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Paul Motian is best known to most jazz fans as the drummer in perhaps the greatest piano trio ever: the one led by Bill Evans in 1960-1961, which also included bassist Scott LaFaro. But that was a long time ago, and Motian has moved on and explored new realms over three decades as a leader. His contribution to ECM's Rarum series chronicles a fifteen year association with that label and provides a fascinating and useful introduction to his solo work.
Motian, along with Sunny Murray and Andrew Cyrille, pioneered an approach to drumming that focuses less on an explicit beat and more on shifting fields of sound revolving around an implied pulse that is as unobtrusive but ever-present as a heartbeat. Listening to his playing, it is often difficult to imagine him actually striking his drums and cymbals; rather, he seems to be causing them to vibrate by some metaphysical form of magnetism.
This is apparent on the first of the disc's nine Motian-penned tracks, "One In Four," with Paul Bley, John Surman, and Bill Frisell. Motian plays discontinuously, punctuating the loosely organized tune with ever-changing interjections of rhythm. The continual free invention between the players here is exhilarating. "Conception Vessel," a 1972 duet with Keith Jarrett, is of its time but again, Motian's constant ingenuity enthralls.
Four tracks on the recording come from two trio albums with Charles Brackeen on saxophones and either David Izenzon or J.F. Jenny-Clark on bass. "Dance" features some lovely soloing by Izenzon, while "Abacus" presents Brackeen in an exuberantly Ayler-esque mode. "Asia" is the standout here. Izenzon's scratchy bowing recalls Eastern string instruments while Brackeen states a wistful melody haiku-like in its simplicity. Motian mixes in gongs, shakers, bowls, and tambourine before moving to the traps for an exploration of the theme. The whole thing is a completely enchanting example of the gentle side of free jazz.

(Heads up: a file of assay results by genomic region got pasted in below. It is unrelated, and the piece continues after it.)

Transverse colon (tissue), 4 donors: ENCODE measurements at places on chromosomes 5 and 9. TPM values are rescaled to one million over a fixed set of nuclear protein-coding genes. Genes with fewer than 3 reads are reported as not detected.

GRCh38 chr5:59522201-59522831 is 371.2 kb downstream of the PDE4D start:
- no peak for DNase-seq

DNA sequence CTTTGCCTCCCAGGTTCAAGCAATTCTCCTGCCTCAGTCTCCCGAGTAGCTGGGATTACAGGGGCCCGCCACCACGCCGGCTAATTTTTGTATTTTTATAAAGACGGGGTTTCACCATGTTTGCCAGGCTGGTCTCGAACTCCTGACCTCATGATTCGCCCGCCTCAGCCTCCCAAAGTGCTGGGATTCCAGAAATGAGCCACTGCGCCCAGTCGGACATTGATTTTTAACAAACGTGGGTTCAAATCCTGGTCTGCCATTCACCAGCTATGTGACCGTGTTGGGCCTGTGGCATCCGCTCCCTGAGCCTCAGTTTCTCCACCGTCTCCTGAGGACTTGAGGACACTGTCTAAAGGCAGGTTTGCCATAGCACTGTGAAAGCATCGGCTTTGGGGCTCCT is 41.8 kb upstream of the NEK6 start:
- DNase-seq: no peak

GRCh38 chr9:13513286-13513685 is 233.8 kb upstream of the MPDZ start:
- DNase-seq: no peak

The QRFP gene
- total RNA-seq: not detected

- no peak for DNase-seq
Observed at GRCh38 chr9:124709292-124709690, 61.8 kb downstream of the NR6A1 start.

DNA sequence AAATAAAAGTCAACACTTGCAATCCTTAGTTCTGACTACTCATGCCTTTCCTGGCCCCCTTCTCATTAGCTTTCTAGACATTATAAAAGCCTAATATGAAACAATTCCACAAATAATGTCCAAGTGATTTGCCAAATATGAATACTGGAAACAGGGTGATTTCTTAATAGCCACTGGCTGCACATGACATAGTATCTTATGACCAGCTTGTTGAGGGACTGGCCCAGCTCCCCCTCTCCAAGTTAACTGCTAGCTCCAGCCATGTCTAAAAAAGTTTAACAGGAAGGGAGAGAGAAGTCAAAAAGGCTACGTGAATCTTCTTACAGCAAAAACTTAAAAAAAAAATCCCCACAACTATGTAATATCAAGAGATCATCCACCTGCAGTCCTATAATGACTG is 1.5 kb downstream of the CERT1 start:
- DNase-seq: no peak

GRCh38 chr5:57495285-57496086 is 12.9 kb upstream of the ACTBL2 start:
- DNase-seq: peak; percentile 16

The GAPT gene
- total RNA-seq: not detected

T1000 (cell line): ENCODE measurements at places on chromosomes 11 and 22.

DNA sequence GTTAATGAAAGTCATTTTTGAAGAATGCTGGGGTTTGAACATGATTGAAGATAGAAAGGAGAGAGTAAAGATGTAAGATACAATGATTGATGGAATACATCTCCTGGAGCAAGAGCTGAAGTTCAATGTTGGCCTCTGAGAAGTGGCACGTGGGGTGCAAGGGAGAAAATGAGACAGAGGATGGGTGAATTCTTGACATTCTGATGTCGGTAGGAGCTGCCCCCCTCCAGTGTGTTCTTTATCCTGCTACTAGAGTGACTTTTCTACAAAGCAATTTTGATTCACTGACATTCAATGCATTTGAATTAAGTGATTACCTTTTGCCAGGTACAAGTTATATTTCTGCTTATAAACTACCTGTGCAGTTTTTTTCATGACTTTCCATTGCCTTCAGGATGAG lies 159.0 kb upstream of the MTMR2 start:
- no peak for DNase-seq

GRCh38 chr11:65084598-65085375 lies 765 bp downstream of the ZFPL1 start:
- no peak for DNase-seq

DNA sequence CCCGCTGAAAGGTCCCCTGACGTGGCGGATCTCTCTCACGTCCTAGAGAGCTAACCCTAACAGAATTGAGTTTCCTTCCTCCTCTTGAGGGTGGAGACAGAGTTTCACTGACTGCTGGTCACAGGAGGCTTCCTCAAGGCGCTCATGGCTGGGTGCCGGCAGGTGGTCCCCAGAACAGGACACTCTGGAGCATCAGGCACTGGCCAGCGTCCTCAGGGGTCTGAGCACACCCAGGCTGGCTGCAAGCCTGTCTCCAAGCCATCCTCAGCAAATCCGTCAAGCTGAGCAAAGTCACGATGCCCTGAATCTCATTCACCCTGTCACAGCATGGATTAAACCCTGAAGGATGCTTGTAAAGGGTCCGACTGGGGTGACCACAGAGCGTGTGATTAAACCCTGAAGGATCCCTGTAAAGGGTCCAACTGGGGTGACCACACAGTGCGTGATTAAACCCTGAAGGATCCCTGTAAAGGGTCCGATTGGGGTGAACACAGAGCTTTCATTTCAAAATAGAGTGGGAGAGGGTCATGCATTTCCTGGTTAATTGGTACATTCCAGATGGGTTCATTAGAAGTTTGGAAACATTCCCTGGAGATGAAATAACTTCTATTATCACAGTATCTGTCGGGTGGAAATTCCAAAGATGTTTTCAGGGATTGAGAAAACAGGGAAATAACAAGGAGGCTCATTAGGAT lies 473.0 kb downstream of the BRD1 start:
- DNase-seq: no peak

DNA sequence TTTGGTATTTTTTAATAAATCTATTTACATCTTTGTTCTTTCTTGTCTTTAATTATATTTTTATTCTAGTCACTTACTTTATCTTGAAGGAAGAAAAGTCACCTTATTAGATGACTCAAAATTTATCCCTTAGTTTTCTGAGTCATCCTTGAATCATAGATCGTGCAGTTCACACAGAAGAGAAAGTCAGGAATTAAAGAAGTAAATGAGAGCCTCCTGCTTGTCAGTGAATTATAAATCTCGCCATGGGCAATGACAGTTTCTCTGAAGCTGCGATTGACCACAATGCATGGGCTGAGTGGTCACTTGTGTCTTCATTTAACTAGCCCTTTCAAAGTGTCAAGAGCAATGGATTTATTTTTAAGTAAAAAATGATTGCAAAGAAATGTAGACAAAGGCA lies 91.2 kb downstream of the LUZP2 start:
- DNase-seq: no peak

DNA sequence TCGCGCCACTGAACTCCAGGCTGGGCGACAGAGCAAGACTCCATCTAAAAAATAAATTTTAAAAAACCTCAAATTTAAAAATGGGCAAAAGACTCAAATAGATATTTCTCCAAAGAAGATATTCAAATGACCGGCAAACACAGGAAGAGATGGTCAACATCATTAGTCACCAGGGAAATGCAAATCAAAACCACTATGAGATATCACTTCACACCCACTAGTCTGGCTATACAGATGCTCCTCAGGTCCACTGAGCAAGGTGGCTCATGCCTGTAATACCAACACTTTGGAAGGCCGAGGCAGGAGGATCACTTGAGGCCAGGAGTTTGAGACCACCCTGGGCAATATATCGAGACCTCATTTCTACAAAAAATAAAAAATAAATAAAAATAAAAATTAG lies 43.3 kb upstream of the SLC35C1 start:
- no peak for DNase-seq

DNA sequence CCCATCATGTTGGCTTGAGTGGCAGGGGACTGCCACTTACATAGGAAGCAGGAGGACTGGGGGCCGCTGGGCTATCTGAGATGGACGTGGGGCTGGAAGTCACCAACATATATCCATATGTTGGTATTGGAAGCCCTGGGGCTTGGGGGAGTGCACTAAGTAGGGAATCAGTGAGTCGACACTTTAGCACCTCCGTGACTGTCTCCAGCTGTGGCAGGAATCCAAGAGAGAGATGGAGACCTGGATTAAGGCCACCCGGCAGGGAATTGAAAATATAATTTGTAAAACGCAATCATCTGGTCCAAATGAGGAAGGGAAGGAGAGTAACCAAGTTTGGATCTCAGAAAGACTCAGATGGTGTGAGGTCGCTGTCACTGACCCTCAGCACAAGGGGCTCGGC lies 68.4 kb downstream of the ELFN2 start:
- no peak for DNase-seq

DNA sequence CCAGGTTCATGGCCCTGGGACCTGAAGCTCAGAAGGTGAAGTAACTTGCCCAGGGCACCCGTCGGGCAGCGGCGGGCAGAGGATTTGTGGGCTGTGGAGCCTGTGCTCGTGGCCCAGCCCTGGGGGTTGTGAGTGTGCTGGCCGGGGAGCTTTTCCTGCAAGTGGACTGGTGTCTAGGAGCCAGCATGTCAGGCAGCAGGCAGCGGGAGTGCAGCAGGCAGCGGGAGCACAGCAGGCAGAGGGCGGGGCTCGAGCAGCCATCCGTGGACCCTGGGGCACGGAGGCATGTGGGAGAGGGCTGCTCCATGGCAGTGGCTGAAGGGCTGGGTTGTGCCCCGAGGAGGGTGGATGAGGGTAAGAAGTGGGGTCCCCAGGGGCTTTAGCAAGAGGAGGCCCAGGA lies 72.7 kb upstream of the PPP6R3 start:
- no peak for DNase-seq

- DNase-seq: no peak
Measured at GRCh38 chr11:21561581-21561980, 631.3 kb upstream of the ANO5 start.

Work with a young Joe Lovano and Bill Frisell closes out the set with some more explicitly ECM-trademarked material. A highlight here is "Mandeville," a countryish romp of the sort Frisell later explored in the Ginger Baker Trio. Altogether, Motian's collection is remarkably consistent in tone and focus, making it enjoyable as an album in a way many of the Rarums are not. It is also a great place to start for those interested in exploring the music of a profound percussionist and composer.
Track Listing: One in Four; Conception Vessel; Dance; Asia; Folk Song for Rosie; Abacus; It should've happened a long time ago; Fantasm; Mandeville
Personnel: Paul Motian, drums and percussion; Paul Bley, piano; John Surman, soprano sax; Bill Frisell, guitar; Keith Jarrett, piano; Charles Brackeen, tenor and soprano saxes; David Izenzon, double-bass; J.F. Jenny-Clark, double-bass; Joe Lovano, tenor sax; Billy Drewes, alto sax; Ed Schuller, double-bass
I grew up listening to mainstream '70s rock then ended up on the staff at the college paper at San Diego State, and volunteered to review heavy metal LPs. My second semester, the music editor dropped a Fenton Robinson LP on my desk, Night Flight. You like metal; they play guitar--he plays guitar, the editor told me
I grew up listening to mainstream '70s rock then ended up on the staff at the college paper at San Diego State, and volunteered to review heavy metal LPs. My second semester, the music editor dropped a Fenton Robinson LP on my desk, Night Flight. You like metal; they play guitar--he plays guitar, the editor told me. If we don't run a review, Alligator Records is going to stop servicing us.
Night Flight opened up a whole new world for me--the blues led me, inevitably, to Basie, who led to Duke, who led to Mingus, who led to Miles, who led to ...